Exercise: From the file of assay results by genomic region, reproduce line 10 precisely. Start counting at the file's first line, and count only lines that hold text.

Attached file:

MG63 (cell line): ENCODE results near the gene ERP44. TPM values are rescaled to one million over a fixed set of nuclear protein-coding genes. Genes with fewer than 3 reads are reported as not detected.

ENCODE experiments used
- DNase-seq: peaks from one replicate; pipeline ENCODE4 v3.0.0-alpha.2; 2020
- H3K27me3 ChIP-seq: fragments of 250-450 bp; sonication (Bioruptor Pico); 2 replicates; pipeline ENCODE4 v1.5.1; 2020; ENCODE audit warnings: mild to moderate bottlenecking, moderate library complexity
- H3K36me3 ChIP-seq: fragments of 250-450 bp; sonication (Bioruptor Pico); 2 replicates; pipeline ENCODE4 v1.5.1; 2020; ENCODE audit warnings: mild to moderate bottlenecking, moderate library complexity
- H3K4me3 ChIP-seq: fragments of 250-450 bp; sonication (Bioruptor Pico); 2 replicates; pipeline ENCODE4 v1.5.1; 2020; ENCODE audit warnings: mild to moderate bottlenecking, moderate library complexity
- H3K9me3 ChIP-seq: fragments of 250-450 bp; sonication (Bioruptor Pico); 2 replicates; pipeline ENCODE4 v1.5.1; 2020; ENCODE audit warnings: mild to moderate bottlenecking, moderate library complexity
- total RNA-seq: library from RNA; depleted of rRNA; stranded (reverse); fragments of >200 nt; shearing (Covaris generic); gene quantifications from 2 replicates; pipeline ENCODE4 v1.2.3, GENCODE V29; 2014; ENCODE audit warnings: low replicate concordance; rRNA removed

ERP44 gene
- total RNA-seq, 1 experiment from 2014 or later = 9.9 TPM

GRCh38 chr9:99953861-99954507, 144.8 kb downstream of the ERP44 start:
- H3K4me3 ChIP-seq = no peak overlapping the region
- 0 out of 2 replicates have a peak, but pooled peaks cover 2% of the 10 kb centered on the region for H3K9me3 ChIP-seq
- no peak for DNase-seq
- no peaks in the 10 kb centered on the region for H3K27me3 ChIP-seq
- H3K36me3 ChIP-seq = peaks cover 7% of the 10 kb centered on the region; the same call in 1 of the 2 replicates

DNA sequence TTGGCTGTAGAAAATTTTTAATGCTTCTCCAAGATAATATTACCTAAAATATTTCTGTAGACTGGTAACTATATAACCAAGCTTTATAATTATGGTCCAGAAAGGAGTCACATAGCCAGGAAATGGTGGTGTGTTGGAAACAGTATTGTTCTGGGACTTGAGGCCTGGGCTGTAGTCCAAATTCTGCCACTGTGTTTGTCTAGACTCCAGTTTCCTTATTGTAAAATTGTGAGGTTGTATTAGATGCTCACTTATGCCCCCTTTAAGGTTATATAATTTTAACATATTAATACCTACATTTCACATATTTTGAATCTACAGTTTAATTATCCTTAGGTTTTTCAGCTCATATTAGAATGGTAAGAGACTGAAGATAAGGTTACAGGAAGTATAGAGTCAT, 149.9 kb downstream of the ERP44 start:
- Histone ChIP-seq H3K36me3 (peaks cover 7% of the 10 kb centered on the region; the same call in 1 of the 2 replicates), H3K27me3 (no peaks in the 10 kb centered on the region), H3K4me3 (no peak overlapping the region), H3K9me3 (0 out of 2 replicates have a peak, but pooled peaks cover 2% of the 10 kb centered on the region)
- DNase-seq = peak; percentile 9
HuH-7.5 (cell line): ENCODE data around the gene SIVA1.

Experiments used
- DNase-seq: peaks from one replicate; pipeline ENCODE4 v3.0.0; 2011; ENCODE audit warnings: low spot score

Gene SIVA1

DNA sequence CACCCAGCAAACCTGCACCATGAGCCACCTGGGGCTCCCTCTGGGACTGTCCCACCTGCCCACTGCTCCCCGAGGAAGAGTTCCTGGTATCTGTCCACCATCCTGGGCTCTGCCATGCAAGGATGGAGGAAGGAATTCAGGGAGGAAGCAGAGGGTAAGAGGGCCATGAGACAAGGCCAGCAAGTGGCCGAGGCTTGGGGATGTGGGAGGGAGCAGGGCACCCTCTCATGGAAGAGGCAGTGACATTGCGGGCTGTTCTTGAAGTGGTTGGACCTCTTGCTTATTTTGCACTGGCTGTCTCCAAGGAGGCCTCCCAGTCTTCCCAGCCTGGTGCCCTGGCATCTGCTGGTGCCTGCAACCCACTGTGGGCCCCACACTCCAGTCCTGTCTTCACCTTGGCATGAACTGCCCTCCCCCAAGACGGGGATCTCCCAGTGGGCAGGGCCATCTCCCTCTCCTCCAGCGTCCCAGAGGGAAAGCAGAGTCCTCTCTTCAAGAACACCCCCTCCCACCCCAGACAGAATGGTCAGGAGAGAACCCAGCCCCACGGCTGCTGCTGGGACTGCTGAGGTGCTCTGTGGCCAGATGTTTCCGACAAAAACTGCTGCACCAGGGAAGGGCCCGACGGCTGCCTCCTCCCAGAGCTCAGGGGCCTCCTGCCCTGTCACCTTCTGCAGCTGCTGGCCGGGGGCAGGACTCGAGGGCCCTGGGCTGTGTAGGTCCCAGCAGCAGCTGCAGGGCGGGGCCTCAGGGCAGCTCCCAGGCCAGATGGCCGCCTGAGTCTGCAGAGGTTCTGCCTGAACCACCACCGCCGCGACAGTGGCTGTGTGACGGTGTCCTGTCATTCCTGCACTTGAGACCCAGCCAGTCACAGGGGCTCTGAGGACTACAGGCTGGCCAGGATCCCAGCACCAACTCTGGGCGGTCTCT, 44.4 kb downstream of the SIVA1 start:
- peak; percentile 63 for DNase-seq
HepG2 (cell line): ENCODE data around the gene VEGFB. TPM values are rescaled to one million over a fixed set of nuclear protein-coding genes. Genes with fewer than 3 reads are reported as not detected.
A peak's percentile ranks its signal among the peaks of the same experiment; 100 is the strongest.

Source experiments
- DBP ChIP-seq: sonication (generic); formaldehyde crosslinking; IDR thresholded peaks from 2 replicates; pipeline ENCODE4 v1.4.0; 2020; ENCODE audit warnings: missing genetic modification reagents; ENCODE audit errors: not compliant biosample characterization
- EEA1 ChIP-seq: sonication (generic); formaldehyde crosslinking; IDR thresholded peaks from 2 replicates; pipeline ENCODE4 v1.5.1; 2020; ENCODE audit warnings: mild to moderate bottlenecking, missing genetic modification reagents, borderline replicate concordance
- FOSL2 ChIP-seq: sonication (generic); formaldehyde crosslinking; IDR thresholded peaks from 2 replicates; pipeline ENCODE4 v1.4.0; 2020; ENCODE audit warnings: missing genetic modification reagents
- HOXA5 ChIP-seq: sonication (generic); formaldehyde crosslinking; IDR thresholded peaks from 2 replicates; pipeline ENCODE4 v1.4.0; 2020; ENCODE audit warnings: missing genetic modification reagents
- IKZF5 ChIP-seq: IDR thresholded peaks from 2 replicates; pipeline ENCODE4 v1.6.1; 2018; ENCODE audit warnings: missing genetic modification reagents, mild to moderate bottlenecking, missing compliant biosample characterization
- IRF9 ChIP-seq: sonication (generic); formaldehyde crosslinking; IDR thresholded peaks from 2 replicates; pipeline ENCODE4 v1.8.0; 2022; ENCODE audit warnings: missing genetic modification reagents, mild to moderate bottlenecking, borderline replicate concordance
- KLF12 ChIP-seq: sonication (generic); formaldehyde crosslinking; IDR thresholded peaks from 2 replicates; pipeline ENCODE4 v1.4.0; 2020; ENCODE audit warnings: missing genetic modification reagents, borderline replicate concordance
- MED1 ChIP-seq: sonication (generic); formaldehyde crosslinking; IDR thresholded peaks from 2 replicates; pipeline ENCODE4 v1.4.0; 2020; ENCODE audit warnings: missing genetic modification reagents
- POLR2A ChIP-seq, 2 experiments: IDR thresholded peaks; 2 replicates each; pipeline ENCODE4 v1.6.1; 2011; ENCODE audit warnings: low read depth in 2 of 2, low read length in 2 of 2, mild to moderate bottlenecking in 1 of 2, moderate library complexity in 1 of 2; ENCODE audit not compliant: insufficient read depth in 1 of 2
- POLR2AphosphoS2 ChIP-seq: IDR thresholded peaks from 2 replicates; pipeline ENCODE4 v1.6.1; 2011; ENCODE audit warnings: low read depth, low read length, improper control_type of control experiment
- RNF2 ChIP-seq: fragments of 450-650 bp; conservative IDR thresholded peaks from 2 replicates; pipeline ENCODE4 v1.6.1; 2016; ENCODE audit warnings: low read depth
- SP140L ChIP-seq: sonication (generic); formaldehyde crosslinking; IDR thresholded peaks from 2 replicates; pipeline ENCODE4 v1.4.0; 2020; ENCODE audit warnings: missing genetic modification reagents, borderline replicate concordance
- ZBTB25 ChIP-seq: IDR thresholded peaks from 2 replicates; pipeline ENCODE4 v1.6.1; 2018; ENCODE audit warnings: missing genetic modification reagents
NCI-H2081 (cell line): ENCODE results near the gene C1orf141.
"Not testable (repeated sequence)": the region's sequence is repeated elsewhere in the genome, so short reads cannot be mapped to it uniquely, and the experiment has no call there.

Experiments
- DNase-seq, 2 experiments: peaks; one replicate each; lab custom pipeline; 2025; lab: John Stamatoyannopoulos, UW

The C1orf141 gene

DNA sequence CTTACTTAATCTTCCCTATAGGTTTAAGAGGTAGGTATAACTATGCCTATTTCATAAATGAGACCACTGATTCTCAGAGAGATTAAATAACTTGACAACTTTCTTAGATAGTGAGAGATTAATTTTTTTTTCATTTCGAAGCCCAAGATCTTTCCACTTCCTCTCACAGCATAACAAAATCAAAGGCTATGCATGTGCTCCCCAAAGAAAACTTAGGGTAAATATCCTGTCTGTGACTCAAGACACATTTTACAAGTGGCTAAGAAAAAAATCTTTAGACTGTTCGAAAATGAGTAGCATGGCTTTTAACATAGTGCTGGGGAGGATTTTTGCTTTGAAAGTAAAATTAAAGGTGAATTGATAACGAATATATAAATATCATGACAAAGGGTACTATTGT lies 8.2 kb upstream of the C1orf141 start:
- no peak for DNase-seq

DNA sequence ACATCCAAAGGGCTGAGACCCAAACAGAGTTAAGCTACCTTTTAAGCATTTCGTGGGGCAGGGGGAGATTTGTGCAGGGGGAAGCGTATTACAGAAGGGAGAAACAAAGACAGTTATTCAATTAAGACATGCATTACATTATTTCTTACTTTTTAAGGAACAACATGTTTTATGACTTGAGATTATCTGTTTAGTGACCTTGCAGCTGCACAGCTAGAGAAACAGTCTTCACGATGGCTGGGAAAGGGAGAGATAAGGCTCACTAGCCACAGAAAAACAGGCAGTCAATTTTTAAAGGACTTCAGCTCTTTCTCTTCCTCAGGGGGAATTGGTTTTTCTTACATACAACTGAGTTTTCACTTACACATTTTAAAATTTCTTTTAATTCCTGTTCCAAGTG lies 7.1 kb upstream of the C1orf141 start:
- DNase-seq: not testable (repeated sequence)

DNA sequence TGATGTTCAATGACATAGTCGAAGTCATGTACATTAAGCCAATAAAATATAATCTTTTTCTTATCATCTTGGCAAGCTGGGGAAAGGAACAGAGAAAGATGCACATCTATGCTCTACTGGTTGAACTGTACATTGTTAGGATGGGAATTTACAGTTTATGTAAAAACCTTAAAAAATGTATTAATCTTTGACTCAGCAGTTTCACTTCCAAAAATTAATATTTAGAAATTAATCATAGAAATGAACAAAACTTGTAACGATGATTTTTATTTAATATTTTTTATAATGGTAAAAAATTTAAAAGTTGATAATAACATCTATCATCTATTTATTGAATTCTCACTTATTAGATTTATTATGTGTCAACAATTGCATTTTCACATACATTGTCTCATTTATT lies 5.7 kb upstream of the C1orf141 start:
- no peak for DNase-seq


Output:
- total RNA-seq, 1 experiment from 2014 or later = 9.9 TPM